Function of dynamic models in systems biology: linking structure to behaviour

Christian Knüpfer, Clemens Beckstein
2013 Journal of Biomedical Semantics  
Dynamic models in Systems Biology are used in computational simulation experiments for addressing biological questions. The complexity of the modelled biological systems and the growing number and size of the models calls for computer support for modelling and simulation in Systems Biology. This computer support has to be based on formal representations of relevant knowledge fragments. Results: In this paper we describe different functional aspects of dynamic models. This description is
more » ... ally embedded in our "meaning facets" framework which systematises the interpretation of dynamic models in structural, functional and behavioural facets. Here we focus on how function links the structure and the behaviour of a model. Models play a specific role (teleological function) in the scientific process of finding explanations for dynamic phenomena. In order to fulfil this role a model has to be used in simulation experiments (pragmatical function). A simulation experiment always refers to a specific situation and a state of the model and the modelled system (conditional function). We claim that the function of dynamic models refers to both the simulation experiment executed by software (intrinsic function) and the biological experiment which produces the phenomena under investigation (extrinsic function). We use the presented conceptual framework for the function of dynamic models to review formal accounts for functional aspects of models in Systems Biology, such as checklists, ontologies, and formal languages. Furthermore, we identify missing formal accounts for some of the functional aspects. In order to fill one of these gaps we propose an ontology for the teleological function of models. Conclusion: We have thoroughly analysed the role and use of models in Systems Biology. The resulting conceptual framework for the function of models is an important first step towards a comprehensive formal representation of the functional knowledge involved in the modelling and simulation process. Any progress in this area will in turn improve computer-supported modelling and simulation in Systems Biology. Bio-models are mathematical descriptions of biological processes which are used to answer biological questions. Generally, these questions are causal questions asking for mechanistic explanations of dynamic biological phenomena. In order to serve as mechanistic explanations it is necessary that the temporal behaviour of a bio-model can be simulated by means of computers. Therefore, the bio-model has to be encoded in an appropriate computerunderstandable format. System-level understanding of biological phenomena requires the integration of biomodels from different abstraction levels expressed in different modelling paradigms [4] . Computer support for modelling and simulation is an important contribution to meet the challenges in Systems Biology. This computer support has to be based on formal representations of relevant knowledge fragments. A first step towards such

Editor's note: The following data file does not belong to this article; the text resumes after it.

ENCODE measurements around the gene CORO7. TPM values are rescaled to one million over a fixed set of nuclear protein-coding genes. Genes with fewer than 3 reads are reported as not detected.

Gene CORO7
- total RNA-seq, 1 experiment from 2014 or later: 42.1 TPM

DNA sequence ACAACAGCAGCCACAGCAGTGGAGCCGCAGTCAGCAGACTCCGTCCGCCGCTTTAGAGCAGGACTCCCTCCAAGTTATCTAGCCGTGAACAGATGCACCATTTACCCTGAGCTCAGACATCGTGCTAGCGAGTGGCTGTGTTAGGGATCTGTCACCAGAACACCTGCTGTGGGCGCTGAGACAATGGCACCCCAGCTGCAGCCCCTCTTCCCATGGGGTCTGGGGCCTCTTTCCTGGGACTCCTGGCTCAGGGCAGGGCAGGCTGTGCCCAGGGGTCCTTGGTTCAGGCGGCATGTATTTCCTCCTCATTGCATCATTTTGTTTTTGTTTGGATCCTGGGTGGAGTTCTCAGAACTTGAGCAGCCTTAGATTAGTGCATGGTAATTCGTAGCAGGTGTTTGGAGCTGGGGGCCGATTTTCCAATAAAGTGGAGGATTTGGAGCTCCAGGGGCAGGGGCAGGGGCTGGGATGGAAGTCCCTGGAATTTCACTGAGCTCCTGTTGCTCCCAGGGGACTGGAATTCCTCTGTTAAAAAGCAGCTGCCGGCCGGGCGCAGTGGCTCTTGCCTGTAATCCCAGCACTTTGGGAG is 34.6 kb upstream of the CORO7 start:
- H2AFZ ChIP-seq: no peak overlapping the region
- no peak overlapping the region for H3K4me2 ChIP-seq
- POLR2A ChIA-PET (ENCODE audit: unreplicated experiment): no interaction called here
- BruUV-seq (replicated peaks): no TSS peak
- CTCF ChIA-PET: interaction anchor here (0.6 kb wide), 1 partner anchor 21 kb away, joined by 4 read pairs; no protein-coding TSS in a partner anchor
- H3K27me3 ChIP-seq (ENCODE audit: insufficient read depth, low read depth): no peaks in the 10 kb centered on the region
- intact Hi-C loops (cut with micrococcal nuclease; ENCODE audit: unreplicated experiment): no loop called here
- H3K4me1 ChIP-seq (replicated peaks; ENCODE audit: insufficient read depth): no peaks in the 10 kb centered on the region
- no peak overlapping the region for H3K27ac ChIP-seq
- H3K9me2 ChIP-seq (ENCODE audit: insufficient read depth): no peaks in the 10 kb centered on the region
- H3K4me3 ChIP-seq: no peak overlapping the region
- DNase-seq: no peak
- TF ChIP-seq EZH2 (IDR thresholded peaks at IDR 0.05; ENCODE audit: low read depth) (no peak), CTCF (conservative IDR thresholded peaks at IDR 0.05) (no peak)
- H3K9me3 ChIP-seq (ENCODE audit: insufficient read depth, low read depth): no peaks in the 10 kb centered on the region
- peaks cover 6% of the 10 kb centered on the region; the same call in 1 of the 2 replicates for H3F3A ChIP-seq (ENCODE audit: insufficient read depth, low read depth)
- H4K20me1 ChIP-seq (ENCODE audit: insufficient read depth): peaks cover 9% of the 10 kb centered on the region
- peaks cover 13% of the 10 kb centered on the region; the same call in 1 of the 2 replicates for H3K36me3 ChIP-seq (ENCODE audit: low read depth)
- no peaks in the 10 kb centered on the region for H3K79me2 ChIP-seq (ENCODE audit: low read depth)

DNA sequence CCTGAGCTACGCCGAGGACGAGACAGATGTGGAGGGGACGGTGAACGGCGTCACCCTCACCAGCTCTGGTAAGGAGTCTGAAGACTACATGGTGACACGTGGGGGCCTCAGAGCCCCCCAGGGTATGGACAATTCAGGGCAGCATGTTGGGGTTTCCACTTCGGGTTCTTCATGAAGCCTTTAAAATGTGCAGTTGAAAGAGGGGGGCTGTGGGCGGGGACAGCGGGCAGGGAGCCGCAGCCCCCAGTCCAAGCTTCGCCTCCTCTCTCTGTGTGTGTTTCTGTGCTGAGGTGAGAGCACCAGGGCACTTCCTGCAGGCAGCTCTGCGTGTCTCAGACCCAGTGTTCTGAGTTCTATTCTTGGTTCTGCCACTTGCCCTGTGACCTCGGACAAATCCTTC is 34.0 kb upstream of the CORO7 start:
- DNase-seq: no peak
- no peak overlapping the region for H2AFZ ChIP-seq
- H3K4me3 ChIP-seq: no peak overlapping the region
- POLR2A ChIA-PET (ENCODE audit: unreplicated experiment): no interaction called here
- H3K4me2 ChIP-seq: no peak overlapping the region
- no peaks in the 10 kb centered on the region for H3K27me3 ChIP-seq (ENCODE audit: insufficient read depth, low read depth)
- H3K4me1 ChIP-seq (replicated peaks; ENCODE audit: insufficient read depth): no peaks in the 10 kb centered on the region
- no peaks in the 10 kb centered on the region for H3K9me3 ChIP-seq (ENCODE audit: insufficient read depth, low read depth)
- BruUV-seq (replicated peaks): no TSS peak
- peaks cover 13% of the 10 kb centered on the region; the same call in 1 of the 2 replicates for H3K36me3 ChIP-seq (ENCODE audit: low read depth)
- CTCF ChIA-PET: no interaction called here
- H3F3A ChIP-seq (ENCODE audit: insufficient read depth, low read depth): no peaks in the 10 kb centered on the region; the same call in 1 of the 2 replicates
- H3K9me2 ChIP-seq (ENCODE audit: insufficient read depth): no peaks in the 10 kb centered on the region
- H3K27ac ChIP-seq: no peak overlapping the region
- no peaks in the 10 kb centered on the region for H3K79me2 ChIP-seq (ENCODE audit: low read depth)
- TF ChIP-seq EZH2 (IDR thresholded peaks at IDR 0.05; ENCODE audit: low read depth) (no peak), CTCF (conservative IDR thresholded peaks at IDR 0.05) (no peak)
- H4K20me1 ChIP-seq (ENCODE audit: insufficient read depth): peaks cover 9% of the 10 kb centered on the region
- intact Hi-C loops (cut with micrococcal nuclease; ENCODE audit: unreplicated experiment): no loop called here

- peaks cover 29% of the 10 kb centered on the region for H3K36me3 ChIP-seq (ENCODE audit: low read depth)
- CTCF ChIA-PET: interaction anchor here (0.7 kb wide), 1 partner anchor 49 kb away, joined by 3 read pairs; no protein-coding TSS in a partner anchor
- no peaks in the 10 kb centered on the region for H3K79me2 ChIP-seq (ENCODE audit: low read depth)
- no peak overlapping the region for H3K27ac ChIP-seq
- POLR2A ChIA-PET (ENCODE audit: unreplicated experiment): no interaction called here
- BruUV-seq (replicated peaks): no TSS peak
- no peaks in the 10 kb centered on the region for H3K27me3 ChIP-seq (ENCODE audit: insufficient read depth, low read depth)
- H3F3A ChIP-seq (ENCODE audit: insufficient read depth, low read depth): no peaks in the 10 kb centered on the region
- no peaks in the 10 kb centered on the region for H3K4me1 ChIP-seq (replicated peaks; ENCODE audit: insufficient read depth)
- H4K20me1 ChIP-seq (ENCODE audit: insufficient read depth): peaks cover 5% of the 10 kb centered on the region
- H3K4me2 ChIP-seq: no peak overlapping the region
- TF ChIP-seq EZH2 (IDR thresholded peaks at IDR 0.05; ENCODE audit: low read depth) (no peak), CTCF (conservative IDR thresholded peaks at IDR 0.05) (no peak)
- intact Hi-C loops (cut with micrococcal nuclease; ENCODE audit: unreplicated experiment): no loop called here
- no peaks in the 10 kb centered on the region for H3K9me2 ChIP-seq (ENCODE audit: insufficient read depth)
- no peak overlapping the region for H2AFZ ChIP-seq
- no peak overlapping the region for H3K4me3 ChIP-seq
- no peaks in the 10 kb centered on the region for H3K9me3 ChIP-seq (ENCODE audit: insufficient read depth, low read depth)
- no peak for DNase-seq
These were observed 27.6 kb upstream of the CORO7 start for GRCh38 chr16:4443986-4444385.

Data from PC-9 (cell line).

doi:10.1186/2041-1480-4-24 pmid:24103739 pmcid:PMC3853929 fatcat:wg555nfpvra4jny6iwr5c5u4na